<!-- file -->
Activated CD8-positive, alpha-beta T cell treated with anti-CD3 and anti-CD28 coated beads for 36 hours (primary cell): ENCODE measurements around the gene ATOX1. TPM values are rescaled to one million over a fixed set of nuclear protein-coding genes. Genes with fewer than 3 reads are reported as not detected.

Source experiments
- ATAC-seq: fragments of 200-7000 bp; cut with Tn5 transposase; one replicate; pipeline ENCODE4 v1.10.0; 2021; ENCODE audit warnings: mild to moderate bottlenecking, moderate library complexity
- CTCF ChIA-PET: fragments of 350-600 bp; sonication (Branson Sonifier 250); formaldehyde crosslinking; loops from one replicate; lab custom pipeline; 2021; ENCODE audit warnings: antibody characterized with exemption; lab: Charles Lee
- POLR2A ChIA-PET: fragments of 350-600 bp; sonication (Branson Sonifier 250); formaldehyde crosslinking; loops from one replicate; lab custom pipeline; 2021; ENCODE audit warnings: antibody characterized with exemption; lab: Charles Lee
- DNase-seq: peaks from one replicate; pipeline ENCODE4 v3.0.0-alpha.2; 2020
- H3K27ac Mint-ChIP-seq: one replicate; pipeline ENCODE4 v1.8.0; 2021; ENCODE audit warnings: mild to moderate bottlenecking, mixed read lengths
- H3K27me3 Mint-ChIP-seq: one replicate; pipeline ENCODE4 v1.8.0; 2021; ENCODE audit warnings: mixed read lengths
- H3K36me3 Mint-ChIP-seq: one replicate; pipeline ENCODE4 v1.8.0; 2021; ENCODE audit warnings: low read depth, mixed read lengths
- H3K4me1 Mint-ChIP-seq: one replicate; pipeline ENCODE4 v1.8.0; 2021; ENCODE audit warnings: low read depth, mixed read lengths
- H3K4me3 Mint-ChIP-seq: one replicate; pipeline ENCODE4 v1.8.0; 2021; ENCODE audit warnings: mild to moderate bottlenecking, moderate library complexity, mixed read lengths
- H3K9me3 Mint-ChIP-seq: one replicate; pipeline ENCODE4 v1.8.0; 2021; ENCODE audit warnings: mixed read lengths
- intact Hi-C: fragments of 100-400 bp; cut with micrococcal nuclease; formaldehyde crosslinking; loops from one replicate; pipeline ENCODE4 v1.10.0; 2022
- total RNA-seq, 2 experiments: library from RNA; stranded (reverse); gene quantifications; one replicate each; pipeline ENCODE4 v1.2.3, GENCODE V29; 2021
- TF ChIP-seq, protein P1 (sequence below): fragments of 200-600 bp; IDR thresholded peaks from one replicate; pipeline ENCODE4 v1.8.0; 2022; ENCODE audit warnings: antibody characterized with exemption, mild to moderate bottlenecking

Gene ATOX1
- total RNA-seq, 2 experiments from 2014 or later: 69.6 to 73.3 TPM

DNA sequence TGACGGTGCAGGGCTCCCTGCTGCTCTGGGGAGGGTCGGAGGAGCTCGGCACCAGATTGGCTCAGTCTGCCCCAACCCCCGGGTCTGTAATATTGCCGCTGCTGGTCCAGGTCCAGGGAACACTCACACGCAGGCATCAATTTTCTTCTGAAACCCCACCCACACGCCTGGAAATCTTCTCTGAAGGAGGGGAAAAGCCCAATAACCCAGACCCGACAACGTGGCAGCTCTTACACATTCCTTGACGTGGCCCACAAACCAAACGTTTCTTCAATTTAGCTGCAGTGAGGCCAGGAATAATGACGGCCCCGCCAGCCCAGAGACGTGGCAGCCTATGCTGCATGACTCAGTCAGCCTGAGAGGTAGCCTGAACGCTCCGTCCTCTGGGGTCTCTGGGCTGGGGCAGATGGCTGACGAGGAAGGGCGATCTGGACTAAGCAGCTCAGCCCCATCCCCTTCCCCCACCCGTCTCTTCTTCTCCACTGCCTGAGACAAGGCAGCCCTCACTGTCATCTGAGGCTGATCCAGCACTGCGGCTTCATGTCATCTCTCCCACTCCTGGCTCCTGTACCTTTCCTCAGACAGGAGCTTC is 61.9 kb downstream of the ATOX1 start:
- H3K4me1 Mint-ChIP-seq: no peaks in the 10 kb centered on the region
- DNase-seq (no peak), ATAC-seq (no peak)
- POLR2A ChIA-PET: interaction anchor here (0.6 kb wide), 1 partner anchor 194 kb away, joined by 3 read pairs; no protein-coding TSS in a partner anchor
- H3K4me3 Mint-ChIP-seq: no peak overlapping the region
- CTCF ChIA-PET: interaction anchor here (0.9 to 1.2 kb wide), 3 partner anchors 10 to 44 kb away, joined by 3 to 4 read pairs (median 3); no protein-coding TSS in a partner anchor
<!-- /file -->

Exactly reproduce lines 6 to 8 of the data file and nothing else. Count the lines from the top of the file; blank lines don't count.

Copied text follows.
- DNase-seq: peaks from one replicate; pipeline ENCODE4 v3.0.0-alpha.2; 2020
- H3K27ac Mint-ChIP-seq: one replicate; pipeline ENCODE4 v1.8.0; 2021; ENCODE audit warnings: mild to moderate bottlenecking, mixed read lengths
- H3K27me3 Mint-ChIP-seq: one replicate; pipeline ENCODE4 v1.8.0; 2021; ENCODE audit warnings: mixed read lengths